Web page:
|Starting pitcher R.A. Dickey gives up two runs on six hits over seven innings against the Brewers at Citi Field Sunday afternoon. (NYDailyNews.com)|
Milwaukee got 4 runs in the final 2 innings off the New York bullpen and the Mets fell to the Brewers 6-2, completing an embarrasing 3-game sweep.
The Bad Stuff:
- After tying the game at 2-2 in the 7th, thing seemed to be looking up for the team. Then, disaster: the ineffectiveness that so hobbled Jason Isringhausen yesterday infected the rest of the bullpen. Manny Acosta gave up a walk and a single to start the 8th and was pulled for Tim Byrdak. A run came in on a throwing error by Justin Turner, and suddenly it went from 2-2 to 3-2 Brew Crew. In came Jason Isringhausen, who got the next two guys out, but then gave up an RBI single to Jerry Hairston to make it 4-2.
- Troubles continued in the 9th: Izzy gave up a leadoff single and was lifted in favor of Pedro Beato. He didn't fare much better, giving up a single and letting Izzy's runner come in on a sac bunt. Ryan Braun put the exclamation point on the collapse with an RBI double, bringing the final tally to 6-2.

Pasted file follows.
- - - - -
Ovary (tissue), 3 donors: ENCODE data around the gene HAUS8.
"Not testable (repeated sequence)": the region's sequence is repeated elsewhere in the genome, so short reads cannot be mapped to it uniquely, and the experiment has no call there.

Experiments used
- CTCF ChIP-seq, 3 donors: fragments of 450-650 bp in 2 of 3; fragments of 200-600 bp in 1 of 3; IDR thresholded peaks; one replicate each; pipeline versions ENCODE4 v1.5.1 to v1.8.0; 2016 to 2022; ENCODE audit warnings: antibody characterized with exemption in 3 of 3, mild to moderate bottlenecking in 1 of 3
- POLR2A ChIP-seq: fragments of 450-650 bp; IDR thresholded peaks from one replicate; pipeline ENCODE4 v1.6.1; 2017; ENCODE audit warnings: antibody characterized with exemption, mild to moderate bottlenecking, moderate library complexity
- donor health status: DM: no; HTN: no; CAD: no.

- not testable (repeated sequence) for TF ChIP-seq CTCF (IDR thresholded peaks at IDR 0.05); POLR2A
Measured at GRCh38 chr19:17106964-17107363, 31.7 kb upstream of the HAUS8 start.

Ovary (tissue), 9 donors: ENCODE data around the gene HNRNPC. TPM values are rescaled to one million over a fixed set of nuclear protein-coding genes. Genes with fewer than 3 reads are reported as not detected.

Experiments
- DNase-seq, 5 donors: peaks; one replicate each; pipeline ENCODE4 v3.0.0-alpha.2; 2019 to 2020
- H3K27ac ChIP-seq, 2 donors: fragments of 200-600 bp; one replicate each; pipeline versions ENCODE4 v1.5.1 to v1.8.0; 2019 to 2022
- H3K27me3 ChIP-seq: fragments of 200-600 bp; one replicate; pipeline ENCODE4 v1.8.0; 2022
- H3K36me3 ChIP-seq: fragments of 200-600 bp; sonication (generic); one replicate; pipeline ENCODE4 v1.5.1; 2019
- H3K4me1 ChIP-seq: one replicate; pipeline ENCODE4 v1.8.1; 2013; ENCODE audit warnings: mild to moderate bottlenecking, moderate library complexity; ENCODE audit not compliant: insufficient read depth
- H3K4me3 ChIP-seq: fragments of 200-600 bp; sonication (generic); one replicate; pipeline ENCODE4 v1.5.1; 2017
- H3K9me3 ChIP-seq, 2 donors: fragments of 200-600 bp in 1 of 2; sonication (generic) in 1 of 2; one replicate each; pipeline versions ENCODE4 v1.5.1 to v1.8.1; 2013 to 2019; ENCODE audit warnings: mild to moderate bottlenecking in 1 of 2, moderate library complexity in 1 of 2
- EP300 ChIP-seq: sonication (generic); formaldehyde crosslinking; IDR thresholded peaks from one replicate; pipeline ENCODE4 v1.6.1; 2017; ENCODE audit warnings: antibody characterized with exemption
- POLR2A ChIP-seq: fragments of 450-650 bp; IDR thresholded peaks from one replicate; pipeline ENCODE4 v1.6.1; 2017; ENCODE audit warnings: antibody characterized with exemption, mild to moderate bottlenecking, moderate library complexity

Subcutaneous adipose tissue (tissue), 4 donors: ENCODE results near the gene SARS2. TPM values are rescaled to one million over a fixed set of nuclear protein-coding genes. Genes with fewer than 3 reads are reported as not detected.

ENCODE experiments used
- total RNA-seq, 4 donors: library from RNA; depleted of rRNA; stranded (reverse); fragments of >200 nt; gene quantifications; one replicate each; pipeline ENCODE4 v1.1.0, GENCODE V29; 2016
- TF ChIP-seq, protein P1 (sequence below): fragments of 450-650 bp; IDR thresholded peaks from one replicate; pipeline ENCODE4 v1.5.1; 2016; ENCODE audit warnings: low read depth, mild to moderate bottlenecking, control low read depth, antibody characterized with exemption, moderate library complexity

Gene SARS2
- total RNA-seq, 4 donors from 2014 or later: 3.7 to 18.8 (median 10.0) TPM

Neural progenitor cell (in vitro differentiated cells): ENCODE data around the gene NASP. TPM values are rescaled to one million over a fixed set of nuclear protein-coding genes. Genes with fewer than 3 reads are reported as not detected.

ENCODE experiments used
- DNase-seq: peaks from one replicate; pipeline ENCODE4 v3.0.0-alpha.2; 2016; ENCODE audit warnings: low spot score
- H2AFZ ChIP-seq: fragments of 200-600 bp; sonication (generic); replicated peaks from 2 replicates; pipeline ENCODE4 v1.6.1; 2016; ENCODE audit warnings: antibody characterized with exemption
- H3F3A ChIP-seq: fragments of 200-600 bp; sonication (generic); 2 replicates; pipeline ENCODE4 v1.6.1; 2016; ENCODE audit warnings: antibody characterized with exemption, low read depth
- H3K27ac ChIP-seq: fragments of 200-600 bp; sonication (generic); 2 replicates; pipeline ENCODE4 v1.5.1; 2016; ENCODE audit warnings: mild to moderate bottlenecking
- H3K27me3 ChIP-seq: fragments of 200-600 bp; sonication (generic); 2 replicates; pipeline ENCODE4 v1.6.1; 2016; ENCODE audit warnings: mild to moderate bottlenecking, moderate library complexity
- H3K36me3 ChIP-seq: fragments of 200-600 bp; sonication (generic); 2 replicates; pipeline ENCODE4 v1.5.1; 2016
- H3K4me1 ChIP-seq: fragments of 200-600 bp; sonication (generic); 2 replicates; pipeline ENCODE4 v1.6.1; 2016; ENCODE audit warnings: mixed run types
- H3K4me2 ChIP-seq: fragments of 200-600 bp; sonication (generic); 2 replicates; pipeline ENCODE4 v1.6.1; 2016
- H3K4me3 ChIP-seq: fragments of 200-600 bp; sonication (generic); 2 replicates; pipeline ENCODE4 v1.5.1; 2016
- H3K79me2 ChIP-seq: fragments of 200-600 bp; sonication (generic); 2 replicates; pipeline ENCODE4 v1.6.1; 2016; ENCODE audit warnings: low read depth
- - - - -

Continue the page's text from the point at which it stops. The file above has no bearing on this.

- The Met offense, so quiet for most of the game, returned to its muted status for the last 2 frames. Francisco Rodriguez, looking infinitely better than he did yesterday, shut New York down 1-2-3 in the 8th, and LaTroy Hawkins matched him in the 9th.
- As is almost always the case whenever he starts, R.A. Dickey would have benefited immensely from basic run support. The old knuckleballer tossed 7 innings of 2 run, 6 hit ball, walking none and fanning 4. In his past 10 starts Dickey has an ERA of 3.64, pretty good numbers. But he's 1-4 in those 10 starts because the Mets simply cannot score for him. If he was on any other team, his record would probably be closer to 11-5 than 5-11, where it stands now.
- Lucas Duda gave fans a lone thrill in the 7th, bringing the Apple out of the hat with a game-tying 2-run homer, his 6th of the season. There isn't much left to watch closely this year, but Duda's development is worth noting. He's got the tools to be a staple in the lineup for a long time, whether he's in right and Ike Davis is on first, or vise-versa.
The nightmare continues. In addition to being swept by one of the hottest teams in baseball, the Mets drop to 60-66, 5-13 in August, and 5-15 since being 4 games over .500 on July 29th. This truly awful stretch has decimated the progress made since starting 5-13, and now the team stands barely over .500 since that putrid start. There's only so much Terry Collins can do to motivate his team, and I don't know how he's going to do it for the final 36 games of 2011, because, most unfortunately, it appears the negative expectations of March have finally caught up to these New York Mets.